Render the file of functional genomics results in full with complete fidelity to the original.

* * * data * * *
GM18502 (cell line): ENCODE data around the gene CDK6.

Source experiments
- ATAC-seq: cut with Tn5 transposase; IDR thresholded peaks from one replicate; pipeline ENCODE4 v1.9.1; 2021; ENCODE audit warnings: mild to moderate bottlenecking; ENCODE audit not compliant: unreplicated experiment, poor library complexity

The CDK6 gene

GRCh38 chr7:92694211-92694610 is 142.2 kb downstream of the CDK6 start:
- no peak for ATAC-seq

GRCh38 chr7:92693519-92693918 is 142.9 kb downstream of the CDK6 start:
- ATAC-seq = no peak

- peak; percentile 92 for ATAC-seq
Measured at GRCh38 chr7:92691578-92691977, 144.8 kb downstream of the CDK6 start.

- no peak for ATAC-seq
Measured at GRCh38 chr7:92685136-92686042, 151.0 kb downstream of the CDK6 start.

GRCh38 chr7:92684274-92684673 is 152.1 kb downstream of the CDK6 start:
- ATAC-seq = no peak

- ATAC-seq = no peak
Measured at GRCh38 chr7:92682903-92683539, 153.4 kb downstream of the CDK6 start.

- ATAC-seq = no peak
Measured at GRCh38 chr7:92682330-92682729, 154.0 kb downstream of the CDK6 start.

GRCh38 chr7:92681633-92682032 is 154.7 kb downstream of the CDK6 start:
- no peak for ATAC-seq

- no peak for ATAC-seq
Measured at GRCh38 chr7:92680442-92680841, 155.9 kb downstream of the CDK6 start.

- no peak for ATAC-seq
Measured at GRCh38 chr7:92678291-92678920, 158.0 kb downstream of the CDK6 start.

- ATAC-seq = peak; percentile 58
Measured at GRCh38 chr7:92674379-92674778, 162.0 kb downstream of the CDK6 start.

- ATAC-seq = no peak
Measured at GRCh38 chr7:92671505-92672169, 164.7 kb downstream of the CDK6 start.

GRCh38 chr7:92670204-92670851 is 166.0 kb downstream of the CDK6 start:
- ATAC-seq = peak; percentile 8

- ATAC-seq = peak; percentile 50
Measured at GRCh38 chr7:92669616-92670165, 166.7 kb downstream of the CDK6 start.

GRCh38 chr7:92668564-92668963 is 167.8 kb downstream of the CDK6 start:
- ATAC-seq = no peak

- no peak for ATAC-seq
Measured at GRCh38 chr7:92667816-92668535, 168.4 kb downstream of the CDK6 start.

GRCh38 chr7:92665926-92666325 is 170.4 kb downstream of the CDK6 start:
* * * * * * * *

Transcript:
GM18502 (cell line): ENCODE data around the gene CDK6.

Source experiments
- ATAC-seq: cut with Tn5 transposase; IDR thresholded peaks from one replicate; pipeline ENCODE4 v1.9.1; 2021; ENCODE audit warnings: mild to moderate bottlenecking; ENCODE audit not compliant: unreplicated experiment, poor library complexity

The CDK6 gene

GRCh38 chr7:92694211-92694610 is 142.2 kb downstream of the CDK6 start:
- no peak for ATAC-seq

GRCh38 chr7:92693519-92693918 is 142.9 kb downstream of the CDK6 start:
- ATAC-seq = no peak

- peak; percentile 92 for ATAC-seq
Measured at GRCh38 chr7:92691578-92691977, 144.8 kb downstream of the CDK6 start.

- no peak for ATAC-seq
Measured at GRCh38 chr7:92685136-92686042, 151.0 kb downstream of the CDK6 start.

GRCh38 chr7:92684274-92684673 is 152.1 kb downstream of the CDK6 start:
- ATAC-seq = no peak

- ATAC-seq = no peak
Measured at GRCh38 chr7:92682903-92683539, 153.4 kb downstream of the CDK6 start.

- ATAC-seq = no peak
Measured at GRCh38 chr7:92682330-92682729, 154.0 kb downstream of the CDK6 start.

GRCh38 chr7:92681633-92682032 is 154.7 kb downstream of the CDK6 start:
- no peak for ATAC-seq

- no peak for ATAC-seq
Measured at GRCh38 chr7:92680442-92680841, 155.9 kb downstream of the CDK6 start.

- no peak for ATAC-seq
Measured at GRCh38 chr7:92678291-92678920, 158.0 kb downstream of the CDK6 start.

- ATAC-seq = peak; percentile 58
Measured at GRCh38 chr7:92674379-92674778, 162.0 kb downstream of the CDK6 start.

- ATAC-seq = no peak
Measured at GRCh38 chr7:92671505-92672169, 164.7 kb downstream of the CDK6 start.

GRCh38 chr7:92670204-92670851 is 166.0 kb downstream of the CDK6 start:
- ATAC-seq = peak; percentile 8

- ATAC-seq = peak; percentile 50
Measured at GRCh38 chr7:92669616-92670165, 166.7 kb downstream of the CDK6 start.

GRCh38 chr7:92668564-92668963 is 167.8 kb downstream of the CDK6 start:
- ATAC-seq = no peak

- no peak for ATAC-seq
Measured at GRCh38 chr7:92667816-92668535, 168.4 kb downstream of the CDK6 start.

GRCh38 chr7:92665926-92666325 is 170.4 kb downstream of the CDK6 start: